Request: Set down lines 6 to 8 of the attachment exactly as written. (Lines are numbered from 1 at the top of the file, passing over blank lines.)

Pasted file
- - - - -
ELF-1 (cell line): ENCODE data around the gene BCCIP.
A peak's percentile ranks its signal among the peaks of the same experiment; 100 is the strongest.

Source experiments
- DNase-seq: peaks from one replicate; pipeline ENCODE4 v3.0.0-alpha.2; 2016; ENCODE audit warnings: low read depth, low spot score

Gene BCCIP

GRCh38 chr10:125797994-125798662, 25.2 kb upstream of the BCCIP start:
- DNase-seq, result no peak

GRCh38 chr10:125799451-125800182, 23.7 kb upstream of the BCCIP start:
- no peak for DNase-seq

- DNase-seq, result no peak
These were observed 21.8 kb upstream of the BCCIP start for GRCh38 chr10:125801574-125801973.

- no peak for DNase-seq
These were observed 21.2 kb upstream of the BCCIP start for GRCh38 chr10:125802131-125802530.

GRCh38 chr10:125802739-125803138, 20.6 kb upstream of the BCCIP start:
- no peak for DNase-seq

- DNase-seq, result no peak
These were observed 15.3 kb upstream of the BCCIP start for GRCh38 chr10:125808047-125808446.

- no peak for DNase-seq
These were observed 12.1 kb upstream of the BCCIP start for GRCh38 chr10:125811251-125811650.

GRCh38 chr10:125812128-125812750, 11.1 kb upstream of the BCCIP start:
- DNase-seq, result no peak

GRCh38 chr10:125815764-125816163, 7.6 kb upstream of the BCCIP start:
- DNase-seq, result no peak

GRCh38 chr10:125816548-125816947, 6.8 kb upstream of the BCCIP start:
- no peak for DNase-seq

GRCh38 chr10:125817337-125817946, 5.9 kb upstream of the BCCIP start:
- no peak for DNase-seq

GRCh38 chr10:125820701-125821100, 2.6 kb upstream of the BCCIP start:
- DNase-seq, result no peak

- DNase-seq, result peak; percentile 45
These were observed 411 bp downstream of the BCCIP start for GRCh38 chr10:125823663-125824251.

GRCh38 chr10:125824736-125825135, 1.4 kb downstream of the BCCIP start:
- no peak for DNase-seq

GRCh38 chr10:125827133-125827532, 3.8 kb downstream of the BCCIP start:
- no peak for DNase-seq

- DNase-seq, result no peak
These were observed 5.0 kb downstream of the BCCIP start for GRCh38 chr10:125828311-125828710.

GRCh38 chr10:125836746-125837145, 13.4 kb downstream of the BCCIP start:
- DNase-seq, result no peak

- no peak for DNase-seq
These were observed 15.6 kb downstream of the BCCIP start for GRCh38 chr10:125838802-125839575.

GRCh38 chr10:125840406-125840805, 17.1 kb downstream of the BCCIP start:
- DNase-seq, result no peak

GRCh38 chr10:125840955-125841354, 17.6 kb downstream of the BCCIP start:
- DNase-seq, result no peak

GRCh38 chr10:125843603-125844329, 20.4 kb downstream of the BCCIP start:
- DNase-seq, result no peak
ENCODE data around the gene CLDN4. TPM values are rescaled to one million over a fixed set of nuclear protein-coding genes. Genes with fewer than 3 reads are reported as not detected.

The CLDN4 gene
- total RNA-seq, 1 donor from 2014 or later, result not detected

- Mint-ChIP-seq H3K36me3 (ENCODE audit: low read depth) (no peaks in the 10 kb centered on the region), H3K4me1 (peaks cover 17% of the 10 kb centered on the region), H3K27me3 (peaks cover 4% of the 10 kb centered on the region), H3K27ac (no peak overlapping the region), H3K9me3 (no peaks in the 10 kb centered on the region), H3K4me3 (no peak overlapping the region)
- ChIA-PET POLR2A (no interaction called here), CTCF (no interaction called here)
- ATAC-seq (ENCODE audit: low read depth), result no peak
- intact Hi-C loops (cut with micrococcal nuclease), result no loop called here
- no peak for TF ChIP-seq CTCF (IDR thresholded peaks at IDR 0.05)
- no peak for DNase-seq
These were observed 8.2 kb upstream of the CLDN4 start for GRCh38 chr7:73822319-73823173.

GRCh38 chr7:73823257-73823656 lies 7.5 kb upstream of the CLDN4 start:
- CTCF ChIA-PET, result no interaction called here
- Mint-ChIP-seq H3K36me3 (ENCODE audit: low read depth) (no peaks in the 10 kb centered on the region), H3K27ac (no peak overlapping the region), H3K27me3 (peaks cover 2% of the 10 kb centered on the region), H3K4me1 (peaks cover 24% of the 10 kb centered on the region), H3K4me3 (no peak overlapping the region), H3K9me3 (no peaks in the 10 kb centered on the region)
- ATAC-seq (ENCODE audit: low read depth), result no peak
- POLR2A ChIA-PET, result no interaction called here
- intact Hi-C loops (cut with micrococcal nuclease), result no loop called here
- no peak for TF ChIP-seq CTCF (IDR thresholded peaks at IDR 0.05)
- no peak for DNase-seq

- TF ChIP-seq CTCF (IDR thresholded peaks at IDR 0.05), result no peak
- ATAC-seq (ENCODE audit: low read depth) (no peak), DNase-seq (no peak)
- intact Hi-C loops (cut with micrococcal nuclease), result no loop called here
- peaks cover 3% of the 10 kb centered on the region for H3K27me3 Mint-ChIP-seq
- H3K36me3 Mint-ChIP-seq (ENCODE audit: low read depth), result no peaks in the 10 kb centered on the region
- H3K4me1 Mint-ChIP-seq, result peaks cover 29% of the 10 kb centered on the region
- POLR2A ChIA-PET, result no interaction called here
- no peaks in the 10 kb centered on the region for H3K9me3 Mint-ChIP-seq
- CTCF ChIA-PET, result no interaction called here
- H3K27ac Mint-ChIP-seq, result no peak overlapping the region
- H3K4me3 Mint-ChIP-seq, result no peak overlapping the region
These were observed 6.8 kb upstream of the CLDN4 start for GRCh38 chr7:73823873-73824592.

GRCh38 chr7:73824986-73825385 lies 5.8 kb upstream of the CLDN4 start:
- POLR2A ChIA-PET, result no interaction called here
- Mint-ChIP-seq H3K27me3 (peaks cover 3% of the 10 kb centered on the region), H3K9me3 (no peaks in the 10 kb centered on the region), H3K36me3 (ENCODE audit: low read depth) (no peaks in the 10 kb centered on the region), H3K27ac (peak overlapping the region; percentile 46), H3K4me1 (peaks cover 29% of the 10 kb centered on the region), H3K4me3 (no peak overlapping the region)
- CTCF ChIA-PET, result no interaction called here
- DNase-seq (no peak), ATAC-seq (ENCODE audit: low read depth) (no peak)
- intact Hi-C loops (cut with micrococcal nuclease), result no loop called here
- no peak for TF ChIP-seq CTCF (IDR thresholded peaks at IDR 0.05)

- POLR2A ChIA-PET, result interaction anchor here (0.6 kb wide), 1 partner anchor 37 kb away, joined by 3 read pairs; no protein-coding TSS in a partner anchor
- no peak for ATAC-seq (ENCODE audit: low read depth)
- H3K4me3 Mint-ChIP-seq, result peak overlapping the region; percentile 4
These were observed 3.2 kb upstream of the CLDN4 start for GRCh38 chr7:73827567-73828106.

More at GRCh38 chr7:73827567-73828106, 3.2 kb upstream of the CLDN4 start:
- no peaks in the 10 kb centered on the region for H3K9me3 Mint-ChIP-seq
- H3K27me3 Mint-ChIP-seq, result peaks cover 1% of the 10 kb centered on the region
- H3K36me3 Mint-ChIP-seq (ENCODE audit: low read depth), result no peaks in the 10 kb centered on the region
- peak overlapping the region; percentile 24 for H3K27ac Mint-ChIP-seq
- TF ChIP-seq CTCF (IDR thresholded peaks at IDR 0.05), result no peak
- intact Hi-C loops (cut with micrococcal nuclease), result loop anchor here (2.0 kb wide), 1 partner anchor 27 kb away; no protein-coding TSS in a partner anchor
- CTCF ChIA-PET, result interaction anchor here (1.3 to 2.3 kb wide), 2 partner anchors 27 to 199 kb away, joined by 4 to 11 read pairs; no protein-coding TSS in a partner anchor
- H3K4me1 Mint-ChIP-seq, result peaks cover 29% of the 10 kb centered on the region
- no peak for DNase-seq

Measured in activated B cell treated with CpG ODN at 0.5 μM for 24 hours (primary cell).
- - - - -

GRCh38 chr10:125797994-125798662, 25.2 kb upstream of the BCCIP start:
- DNase-seq, result no peak

GRCh38 chr10:125799451-125800182, 23.7 kb upstream of the BCCIP start: